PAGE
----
Does The Court Consider A High Cost Of Living During Child Support?
The court always looks for what amount could be appropriate for the best lifestyle of the children; this has to be based on the supporting parent’s income. Every state has its own guidelines to determine the suitable level of child support. But since child support rules vary according to province or territory, both spouses should get help from family law lawyers, Brampton.
High Cost Of Living And Child Support
If you are a parent paying child support, the court will look at your gross income from all sources. But if your child support is being affected by your high cost of living either due to other children, or other deductibles, the issue can be addressed through the change of circumstance. But, the court can only change child custody orders when they believe the change of circumstances to be just and equitable. Where child support seems to be affected by the high cost of living, judges are prone to deviate from the set guidelines where the paying parent:
- Has exceptionally high or low income
- Have many unreimbursed expenses such as medical expenses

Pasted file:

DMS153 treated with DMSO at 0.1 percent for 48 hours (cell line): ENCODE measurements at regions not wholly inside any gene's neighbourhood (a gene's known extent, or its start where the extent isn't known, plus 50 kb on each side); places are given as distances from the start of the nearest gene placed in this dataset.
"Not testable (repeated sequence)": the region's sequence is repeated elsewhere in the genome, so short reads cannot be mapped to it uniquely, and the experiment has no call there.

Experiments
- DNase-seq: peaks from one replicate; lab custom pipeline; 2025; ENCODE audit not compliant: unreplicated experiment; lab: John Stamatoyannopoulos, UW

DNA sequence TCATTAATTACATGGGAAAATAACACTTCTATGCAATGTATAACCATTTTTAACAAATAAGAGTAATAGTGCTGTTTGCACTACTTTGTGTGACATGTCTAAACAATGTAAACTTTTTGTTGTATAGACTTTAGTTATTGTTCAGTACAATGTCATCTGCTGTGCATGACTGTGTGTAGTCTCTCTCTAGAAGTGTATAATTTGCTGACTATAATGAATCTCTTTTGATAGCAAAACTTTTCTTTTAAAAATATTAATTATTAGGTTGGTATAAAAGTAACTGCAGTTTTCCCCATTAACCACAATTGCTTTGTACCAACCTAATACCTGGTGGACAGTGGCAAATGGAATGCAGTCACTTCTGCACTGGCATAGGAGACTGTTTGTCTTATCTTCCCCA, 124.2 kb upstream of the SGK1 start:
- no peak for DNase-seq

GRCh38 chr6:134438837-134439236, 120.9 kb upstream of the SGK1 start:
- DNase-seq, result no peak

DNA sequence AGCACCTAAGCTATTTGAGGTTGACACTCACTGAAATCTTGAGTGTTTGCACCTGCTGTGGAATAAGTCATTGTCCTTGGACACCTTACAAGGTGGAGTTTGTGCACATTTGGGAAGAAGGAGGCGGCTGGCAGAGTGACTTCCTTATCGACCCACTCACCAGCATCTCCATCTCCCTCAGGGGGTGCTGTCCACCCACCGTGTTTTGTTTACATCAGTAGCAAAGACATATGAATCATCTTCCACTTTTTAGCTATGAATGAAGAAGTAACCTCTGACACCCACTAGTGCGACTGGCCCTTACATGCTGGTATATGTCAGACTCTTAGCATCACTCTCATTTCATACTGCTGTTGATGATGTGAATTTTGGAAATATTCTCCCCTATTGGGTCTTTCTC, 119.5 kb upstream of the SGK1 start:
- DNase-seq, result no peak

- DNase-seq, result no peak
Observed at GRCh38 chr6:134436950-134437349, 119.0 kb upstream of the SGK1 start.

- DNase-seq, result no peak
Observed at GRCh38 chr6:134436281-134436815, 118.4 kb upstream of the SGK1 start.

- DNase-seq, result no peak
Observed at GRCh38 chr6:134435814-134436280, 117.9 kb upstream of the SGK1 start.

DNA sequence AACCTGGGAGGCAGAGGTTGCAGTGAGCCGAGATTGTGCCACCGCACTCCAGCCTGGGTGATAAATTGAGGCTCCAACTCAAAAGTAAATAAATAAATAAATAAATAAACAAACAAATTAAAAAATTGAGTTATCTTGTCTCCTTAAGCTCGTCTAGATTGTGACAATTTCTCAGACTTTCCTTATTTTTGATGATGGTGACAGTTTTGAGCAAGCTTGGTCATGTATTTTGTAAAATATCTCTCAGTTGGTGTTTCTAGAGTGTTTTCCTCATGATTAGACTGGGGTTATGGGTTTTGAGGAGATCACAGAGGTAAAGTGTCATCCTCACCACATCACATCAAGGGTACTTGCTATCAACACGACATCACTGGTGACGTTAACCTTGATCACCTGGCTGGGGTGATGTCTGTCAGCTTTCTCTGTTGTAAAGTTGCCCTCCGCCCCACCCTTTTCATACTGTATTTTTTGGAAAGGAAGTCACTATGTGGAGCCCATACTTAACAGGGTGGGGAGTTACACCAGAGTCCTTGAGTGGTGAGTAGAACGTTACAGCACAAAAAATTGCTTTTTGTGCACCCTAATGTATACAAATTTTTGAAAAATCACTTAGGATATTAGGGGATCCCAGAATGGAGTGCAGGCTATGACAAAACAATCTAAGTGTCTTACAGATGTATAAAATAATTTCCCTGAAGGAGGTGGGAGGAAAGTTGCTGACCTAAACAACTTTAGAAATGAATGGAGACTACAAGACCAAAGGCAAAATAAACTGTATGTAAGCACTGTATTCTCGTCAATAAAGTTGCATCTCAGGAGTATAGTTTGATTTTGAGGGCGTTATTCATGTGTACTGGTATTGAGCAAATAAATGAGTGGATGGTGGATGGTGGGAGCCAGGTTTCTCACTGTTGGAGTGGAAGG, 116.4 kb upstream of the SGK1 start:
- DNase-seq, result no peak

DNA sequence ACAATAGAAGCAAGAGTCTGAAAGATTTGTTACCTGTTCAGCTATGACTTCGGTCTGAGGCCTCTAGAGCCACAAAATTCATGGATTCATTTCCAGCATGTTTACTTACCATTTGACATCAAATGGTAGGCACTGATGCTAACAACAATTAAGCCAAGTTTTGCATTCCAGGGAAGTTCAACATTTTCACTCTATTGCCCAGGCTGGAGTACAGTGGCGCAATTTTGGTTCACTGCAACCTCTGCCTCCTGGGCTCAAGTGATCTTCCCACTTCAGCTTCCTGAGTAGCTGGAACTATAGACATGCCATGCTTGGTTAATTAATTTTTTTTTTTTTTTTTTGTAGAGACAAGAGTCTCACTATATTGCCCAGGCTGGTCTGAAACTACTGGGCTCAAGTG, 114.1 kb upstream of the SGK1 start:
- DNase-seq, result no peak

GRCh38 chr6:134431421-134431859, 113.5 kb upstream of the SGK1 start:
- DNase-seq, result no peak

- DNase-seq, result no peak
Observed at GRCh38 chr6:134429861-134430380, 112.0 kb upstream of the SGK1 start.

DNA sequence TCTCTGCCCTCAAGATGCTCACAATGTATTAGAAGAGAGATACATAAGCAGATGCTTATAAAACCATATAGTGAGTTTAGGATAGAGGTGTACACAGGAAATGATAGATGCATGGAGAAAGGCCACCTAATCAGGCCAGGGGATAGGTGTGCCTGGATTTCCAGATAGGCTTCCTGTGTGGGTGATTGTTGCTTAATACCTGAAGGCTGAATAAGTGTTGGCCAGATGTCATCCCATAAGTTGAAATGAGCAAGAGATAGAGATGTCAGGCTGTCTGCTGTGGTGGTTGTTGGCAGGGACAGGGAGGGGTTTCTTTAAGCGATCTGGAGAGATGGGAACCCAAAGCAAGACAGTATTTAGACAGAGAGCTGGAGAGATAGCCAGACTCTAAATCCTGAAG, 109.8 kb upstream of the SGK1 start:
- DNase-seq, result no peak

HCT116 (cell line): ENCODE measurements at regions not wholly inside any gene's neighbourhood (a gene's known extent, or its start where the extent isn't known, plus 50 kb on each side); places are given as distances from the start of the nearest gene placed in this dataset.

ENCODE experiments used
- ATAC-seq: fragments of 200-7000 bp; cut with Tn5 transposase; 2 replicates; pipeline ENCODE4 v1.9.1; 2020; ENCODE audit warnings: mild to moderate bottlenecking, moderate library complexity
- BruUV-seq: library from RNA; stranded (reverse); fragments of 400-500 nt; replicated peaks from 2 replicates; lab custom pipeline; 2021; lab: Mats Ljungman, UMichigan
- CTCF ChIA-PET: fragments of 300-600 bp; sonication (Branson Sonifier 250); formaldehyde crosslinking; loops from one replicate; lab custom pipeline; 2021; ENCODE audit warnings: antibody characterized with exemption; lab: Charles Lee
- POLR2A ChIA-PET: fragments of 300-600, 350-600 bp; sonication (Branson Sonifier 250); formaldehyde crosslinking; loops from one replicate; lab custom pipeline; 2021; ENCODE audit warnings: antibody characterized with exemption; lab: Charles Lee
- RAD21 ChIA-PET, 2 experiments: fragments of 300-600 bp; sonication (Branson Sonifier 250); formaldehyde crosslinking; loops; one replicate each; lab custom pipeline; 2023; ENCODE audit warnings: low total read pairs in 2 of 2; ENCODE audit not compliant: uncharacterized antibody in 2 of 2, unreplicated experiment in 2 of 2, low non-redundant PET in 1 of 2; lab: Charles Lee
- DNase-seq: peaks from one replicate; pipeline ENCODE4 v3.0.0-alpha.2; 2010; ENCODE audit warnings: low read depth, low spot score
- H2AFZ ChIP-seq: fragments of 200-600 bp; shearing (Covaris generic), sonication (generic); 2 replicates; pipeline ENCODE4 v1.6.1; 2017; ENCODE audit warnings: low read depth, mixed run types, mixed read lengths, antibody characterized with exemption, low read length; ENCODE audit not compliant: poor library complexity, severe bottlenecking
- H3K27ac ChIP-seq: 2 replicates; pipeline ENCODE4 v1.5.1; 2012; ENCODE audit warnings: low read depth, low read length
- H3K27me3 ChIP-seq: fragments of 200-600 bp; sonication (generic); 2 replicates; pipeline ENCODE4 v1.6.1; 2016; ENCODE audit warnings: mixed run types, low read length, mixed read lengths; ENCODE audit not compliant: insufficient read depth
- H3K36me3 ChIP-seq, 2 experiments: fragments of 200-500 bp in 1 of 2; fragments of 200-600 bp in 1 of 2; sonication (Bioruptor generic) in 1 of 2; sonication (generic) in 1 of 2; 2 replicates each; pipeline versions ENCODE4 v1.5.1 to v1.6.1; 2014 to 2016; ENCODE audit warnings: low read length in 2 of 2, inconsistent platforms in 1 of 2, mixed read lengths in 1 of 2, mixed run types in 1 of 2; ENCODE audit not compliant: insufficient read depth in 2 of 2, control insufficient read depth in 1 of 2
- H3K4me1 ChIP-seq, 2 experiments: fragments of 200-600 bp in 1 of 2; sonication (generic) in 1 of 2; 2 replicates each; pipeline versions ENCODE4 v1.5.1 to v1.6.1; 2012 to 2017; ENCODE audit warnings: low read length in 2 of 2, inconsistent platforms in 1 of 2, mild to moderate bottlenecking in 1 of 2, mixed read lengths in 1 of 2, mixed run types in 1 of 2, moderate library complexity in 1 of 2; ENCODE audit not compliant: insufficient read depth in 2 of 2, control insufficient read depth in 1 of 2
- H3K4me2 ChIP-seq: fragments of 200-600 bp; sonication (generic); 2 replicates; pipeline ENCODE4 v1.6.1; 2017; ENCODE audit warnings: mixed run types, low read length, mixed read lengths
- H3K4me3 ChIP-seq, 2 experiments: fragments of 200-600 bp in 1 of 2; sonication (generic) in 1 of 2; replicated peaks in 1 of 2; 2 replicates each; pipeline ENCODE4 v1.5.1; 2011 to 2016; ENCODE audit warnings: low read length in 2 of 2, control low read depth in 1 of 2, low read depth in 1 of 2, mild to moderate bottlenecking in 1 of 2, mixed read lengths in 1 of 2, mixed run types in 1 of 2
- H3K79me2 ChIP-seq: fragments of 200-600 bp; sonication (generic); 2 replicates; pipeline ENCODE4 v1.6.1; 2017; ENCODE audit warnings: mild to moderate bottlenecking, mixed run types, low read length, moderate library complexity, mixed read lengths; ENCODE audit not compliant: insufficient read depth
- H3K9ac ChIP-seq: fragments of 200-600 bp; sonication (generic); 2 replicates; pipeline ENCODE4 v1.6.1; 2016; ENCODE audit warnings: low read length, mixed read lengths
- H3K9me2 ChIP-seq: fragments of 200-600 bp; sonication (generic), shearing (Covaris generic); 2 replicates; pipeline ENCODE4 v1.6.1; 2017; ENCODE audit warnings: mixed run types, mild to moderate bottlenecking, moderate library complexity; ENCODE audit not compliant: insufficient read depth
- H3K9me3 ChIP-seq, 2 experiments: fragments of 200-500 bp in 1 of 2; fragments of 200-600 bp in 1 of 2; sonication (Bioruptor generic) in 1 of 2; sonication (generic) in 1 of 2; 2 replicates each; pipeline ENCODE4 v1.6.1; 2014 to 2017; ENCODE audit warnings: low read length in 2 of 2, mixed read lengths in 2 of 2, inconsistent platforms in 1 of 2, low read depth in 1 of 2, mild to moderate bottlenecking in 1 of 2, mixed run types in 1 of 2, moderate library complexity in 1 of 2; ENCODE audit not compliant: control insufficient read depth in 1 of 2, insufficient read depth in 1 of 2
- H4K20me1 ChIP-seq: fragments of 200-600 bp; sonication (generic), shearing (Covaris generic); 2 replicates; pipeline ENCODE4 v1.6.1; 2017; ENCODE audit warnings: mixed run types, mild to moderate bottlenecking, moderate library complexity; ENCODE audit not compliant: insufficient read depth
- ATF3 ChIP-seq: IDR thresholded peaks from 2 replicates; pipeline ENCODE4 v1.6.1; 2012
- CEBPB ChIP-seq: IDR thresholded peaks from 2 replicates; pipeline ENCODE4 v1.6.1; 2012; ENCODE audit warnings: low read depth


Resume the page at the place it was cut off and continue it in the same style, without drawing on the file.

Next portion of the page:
- Have kids with special needs such as disabled children
- He/she is upgrading their professional career and has education expenses
The court will look at many more factors to determine how you high costs of living may affect child support. For instance, you may have taken a loan to buy a leisure car; definitely, the court will not be inclined to lower your child support under such obligations.
What Determines Child Support?
It not uncommon for some parents to lower their income levels to lure the court to decrease child support obligations. In such cases, where a parent may have left employment willfully or is underemployed, the court imputes an income. Where such reasons are unjustifiable, such a parent will have to pay for child support. Typically, the child support amount is based on:
- The income of the parent paying support
- The number of children needing support
If the judge is satisfied that your high cost of living will affect child support, this can be modified. However, the judge must first decide whether such costs affect the support being accorded to the child. And if such cost seems to interfere with how such a parent spends time or communicate with their child, then both parents can agree to modify the terms of child support. Where it’s impossible to agree, then one parent may be forced to file a motion and request the judge for such a change. Again for the modification to take effect, one must prove the change of circumstances.
According to Federal child support guidelines, there is a set of rules and tables used to determine what parents should contribute to their child support. These are set to ensure children can advance their best interest and get the required level of support from both parents. But such tables provide flexibility to special expenses such as exceptionally high income or daycare expenses, among others.